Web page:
It was in 2004 that drone systems began to see military uses for delivering ordinance in war zones.
However, the earliest recorded use of an unmanned aerial vehicle for warfighting occurred on August 22, 1849, when the Austrians attacked the Italian city of Venice with unmanned balloons loaded with explosives known as Austrian balloons.
Then they became popular consumer toys catering to the same sort of customer who in the past might have gotten pleasure in flying radio-controlled model aeroplanes.
But, in the past few years, drones have been taken seriously as commercial and professional tools, particularly for carrying cameras into hard to reach places much more affordably and safely than helicopters or small aeroplanes.
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From the recent high-rise Grenville fire in London where a drone was used during and after the horrific event to search for victims, to the trans-channel flight of a large drone car carrying a pilot, to routine uses in movies, drone technology is also rapidly becoming a mainstream professional tool.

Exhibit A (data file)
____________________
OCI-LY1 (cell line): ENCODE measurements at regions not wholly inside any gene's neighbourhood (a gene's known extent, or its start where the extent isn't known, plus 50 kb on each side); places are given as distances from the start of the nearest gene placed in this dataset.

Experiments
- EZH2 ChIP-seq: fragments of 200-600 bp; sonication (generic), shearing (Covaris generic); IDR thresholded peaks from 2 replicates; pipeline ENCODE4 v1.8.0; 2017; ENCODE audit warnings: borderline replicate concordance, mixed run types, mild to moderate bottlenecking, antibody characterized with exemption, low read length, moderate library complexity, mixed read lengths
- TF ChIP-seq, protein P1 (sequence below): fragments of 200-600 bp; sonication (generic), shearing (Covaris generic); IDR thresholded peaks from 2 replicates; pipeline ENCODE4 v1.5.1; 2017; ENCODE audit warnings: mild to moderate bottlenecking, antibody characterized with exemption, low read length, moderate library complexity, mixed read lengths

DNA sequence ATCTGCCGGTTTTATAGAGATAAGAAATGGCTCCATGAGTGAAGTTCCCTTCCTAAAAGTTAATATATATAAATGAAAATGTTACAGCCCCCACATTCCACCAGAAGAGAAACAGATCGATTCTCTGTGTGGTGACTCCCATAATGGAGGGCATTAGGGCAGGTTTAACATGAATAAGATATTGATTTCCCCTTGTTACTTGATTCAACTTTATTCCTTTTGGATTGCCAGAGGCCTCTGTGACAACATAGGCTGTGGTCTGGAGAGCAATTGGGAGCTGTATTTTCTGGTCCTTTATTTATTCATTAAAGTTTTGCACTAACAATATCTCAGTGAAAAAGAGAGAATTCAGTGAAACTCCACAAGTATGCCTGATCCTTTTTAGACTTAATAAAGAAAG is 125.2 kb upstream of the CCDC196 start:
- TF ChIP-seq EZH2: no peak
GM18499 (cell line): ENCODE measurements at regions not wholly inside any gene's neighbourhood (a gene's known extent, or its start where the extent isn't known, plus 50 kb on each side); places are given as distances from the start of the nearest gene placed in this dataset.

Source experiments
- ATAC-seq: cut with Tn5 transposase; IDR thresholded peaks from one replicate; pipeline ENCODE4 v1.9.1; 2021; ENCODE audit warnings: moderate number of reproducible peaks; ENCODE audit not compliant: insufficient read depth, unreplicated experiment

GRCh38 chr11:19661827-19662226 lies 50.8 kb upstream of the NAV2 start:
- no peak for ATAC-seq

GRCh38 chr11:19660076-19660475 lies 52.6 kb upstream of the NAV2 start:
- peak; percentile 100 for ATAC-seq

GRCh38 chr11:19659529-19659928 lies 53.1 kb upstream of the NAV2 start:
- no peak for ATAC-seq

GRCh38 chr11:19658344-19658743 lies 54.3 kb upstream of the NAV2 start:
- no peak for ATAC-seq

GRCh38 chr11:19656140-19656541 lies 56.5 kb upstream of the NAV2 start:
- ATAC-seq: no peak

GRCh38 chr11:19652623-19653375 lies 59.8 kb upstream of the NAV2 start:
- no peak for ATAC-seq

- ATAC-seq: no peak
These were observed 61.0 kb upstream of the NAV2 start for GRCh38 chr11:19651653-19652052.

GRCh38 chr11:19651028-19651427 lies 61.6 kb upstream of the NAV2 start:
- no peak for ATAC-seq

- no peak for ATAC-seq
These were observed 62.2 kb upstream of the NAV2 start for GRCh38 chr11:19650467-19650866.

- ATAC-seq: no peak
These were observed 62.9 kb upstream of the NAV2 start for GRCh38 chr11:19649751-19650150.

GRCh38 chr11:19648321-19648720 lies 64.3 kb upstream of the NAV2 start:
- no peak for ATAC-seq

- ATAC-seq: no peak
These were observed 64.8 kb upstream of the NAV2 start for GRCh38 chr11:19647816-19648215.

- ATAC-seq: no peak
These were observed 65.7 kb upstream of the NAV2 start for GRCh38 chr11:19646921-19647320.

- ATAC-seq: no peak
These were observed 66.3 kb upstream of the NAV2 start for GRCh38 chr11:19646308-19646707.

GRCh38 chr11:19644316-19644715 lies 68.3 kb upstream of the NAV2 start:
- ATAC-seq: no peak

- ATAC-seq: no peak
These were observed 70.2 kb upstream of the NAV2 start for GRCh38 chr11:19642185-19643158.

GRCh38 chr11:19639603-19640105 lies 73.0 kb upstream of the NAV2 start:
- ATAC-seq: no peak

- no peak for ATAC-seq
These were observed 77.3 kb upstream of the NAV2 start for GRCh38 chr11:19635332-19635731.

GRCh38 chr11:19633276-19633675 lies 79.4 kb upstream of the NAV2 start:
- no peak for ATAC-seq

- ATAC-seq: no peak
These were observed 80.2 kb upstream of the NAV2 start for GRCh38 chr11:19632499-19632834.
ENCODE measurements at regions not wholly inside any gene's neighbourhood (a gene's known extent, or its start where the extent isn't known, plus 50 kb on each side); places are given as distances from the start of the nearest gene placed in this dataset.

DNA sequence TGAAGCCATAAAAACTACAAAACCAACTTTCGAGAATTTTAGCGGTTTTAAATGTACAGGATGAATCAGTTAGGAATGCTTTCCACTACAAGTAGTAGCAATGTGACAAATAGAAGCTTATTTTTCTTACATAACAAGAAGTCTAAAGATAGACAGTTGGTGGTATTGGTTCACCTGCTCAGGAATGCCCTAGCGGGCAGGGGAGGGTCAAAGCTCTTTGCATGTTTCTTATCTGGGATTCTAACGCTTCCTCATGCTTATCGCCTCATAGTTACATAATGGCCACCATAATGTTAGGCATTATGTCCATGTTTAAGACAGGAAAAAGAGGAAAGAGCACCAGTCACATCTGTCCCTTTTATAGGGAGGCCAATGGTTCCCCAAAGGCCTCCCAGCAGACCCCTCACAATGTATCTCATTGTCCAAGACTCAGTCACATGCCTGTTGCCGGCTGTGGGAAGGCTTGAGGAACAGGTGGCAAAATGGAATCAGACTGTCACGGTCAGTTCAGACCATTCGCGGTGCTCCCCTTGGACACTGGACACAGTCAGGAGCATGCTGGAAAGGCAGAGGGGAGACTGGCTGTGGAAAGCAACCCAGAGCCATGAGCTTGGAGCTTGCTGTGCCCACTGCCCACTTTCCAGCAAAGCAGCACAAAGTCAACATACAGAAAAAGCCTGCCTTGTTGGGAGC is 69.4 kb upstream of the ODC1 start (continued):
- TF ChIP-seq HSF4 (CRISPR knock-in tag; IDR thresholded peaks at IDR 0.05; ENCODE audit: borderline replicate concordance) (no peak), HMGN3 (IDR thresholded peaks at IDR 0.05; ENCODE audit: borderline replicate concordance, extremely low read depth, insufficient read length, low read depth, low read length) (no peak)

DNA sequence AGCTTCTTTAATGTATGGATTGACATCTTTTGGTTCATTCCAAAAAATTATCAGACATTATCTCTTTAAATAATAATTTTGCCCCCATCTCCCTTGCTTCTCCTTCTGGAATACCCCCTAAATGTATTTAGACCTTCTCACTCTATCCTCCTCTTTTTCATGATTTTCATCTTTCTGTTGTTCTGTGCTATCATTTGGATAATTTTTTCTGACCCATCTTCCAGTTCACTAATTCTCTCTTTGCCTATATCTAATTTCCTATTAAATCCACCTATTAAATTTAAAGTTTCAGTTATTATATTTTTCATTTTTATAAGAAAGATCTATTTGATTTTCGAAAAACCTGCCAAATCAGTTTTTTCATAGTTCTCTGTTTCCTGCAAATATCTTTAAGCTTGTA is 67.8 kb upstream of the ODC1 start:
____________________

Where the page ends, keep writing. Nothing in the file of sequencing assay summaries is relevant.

Most of the dominant brands of drones in use among professionals are not surprisingly made in China and sell for prices not too far above those of similar consumer models, averaging in the low thousands of US dollars or Euros.
There are, however, many brands, often made in America or Europe, that are larger, more rugged and often far pricier than the Chinese brands, but these are often dedicated to heavier lifting, longer range operation or niche applications. Continue reading about saturation in the drone market.